Nepal’s’ ‘national sport’ we never had: Five things you didn’t know about dandi-biyo


If you went to school in the 90s in Nepal, chances are that you were taught that dandi-biyo is Nepal’s national sport. But you would have never seen a match on TV, nor played the game yourself.

Here are five things you ought to know about the sport (which is played by striking a small stick with a big stick) in Nepal:


It was never officially Nepal’s national sport!

Many would find it hard to believe, but dandi-biyo, nor any other sport, has ever been officially named Nepal’s national sport. When Yubraj Lama was member-secretary of National Sports Council, the sport governing body did organise an interaction programme to seek suggestions on which sport should get the status, but the meeting ended with participants agreeing to disagree.


There is a Dandi-biyo Association in Nepal, and it’s two decades old

The sports’ governing body in Nepal, the Dandi-biyo Association was setup two decades ago. It was recognised by the National Sports Council in 2008. The association has chapters in 11 districts. But it has not been able to organise a national-level tournament.


The only regular event

The only regular dandi-biyo event that takes place every year happens on Public Service day (first week of September). It is up to enthusiasts to organise local tournaments, or to play the sport as a form of leisure activity.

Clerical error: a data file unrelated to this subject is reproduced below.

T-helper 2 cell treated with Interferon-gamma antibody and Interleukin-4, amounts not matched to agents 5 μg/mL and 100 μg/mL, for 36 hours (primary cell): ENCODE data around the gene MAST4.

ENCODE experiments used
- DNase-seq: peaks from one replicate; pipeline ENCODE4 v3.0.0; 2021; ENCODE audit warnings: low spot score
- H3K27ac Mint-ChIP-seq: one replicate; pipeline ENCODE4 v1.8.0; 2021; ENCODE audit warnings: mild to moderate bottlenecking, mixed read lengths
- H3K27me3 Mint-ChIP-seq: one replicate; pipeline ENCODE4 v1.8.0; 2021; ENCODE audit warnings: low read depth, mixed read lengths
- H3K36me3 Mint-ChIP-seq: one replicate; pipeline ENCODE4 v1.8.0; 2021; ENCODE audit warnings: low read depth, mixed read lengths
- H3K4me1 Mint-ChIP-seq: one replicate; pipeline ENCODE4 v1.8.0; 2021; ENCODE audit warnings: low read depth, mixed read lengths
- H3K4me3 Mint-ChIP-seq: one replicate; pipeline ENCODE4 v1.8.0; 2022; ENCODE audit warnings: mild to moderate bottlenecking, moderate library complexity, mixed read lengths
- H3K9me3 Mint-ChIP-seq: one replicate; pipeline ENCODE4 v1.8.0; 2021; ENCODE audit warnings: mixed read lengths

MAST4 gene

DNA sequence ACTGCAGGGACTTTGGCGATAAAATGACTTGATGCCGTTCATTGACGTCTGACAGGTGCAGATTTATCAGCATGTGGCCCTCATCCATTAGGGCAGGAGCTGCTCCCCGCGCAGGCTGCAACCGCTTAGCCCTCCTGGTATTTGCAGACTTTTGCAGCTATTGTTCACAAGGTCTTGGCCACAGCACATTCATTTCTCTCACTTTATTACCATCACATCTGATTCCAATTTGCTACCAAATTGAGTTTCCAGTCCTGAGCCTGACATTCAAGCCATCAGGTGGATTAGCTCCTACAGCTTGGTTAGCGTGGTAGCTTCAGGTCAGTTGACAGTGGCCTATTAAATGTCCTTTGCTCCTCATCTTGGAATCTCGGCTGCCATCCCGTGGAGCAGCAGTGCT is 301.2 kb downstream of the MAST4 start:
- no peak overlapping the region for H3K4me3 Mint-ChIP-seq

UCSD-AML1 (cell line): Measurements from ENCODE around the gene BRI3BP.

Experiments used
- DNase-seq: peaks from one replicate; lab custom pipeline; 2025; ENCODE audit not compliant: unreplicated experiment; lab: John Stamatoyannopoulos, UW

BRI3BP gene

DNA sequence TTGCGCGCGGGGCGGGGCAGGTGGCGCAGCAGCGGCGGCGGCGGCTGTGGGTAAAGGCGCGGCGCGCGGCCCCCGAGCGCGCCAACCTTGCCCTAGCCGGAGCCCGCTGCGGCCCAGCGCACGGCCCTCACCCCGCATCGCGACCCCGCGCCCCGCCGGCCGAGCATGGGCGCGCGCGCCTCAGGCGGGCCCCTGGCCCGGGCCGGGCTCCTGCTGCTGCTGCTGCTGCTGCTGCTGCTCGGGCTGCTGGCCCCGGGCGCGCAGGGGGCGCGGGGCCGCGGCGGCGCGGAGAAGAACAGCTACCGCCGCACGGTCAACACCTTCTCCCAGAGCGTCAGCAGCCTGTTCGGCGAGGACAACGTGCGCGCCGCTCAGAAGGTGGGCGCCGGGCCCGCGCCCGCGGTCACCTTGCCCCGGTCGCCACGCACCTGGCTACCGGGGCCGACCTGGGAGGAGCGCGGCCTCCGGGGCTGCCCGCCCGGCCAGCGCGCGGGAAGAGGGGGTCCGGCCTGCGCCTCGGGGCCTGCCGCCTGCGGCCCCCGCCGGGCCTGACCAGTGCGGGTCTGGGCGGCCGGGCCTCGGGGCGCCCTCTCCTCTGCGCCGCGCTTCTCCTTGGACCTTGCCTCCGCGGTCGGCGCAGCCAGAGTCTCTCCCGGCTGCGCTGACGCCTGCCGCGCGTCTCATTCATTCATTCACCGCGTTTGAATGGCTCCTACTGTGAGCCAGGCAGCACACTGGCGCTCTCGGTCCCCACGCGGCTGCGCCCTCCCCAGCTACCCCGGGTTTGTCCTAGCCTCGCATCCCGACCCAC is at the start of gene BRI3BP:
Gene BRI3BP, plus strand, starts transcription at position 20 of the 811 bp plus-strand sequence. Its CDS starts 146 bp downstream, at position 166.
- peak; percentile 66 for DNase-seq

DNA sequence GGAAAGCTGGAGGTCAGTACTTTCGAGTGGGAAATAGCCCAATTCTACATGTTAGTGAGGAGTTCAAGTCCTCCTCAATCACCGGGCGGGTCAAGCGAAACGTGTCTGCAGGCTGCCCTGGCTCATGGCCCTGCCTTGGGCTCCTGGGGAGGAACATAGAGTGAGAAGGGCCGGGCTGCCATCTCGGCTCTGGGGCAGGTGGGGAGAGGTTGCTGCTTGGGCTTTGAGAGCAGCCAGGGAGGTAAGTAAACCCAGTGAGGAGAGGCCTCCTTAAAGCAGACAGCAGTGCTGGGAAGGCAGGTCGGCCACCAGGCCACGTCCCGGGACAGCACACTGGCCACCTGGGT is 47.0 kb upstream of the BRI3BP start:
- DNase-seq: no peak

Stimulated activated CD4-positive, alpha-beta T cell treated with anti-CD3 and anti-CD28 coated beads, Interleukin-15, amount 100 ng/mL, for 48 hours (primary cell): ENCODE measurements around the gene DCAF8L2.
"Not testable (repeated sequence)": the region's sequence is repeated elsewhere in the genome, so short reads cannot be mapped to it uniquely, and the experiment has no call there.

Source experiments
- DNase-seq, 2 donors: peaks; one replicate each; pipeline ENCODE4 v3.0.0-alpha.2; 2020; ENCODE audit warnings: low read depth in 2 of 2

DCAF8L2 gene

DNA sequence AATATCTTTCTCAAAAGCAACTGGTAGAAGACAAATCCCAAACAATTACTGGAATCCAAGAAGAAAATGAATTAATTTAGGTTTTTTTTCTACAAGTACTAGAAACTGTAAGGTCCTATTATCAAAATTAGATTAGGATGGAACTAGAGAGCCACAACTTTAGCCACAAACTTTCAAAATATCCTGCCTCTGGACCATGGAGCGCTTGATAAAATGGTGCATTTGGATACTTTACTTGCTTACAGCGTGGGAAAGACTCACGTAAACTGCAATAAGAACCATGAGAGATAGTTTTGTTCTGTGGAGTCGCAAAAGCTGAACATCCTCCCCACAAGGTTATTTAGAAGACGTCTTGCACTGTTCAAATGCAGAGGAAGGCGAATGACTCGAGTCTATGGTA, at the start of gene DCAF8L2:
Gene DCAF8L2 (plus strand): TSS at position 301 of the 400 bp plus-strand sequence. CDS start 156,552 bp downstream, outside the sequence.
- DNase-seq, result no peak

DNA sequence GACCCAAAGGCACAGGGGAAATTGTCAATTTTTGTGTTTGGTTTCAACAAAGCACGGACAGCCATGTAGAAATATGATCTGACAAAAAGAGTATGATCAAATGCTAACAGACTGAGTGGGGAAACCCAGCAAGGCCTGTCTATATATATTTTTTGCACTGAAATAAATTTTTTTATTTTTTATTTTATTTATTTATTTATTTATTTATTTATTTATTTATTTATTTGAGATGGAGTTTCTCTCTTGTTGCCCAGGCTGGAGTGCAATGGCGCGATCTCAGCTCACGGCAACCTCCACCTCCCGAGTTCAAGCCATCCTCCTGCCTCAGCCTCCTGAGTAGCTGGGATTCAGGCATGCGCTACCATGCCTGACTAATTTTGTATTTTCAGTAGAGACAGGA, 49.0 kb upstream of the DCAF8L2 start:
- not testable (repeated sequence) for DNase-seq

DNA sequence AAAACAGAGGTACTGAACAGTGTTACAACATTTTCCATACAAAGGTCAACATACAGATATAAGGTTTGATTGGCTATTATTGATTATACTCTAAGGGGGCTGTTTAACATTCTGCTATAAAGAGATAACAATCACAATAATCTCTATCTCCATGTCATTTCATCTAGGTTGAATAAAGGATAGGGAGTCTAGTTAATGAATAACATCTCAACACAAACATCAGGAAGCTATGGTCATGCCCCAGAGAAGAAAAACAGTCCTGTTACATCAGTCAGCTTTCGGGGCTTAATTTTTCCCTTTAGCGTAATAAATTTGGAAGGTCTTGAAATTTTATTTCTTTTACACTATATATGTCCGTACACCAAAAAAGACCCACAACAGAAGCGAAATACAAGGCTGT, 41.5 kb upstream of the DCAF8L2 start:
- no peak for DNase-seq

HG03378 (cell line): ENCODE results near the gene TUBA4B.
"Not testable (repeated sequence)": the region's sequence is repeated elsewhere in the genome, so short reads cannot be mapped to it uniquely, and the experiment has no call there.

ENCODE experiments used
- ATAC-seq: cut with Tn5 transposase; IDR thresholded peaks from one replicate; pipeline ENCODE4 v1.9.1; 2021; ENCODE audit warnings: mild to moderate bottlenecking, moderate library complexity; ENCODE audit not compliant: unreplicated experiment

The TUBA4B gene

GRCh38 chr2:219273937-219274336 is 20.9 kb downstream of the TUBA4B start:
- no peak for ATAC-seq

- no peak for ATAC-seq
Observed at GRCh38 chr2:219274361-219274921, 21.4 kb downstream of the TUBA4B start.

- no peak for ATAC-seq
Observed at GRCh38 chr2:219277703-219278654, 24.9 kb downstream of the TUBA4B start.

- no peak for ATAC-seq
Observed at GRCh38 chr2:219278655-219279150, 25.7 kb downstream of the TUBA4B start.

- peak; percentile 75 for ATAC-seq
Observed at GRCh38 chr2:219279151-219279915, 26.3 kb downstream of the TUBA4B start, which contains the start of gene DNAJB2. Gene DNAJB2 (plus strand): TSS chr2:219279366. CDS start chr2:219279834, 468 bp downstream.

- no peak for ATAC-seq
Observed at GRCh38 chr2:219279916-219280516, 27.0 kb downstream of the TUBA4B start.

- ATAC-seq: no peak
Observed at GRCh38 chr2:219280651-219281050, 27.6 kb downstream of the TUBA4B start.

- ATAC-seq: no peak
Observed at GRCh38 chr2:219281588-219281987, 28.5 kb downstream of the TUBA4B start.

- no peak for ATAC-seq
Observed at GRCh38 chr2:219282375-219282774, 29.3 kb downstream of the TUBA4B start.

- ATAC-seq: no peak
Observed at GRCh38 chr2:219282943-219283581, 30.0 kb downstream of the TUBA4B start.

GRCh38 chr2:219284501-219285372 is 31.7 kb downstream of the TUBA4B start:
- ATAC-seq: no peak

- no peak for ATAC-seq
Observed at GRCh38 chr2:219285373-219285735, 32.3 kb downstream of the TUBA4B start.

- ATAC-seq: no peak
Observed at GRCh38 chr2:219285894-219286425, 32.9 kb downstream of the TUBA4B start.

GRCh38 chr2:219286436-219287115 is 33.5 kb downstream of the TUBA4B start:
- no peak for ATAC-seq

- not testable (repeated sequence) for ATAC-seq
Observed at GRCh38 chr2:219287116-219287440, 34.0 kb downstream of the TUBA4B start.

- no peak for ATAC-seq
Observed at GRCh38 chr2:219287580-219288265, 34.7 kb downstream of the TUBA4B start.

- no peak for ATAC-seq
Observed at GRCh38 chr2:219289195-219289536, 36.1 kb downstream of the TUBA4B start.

The North American connection

Nepal Dandi-biyo Association was registered in 2008, and Bijay Paudel was its president. Paudel was re-elected to the post three years later. But in 2013, Paudel moved to Canada, and no one replaced him as president. In 2014, the association’s general secretary Lekhnath Ghimire also moved to the US.


Eight years since election

Moti Phuyal, the association’s acting president says it’s been eight years since elections were last held in the association. According to the council’s rules, it should happen every four years. Phuyal says he wants to organise a regional seminar to standardise the game in South Asia, and to organise tournaments regularly. But without the ‘ ‘glam factor’ in the game, everything looks like a pipe dream.

React to this post


New Old Popular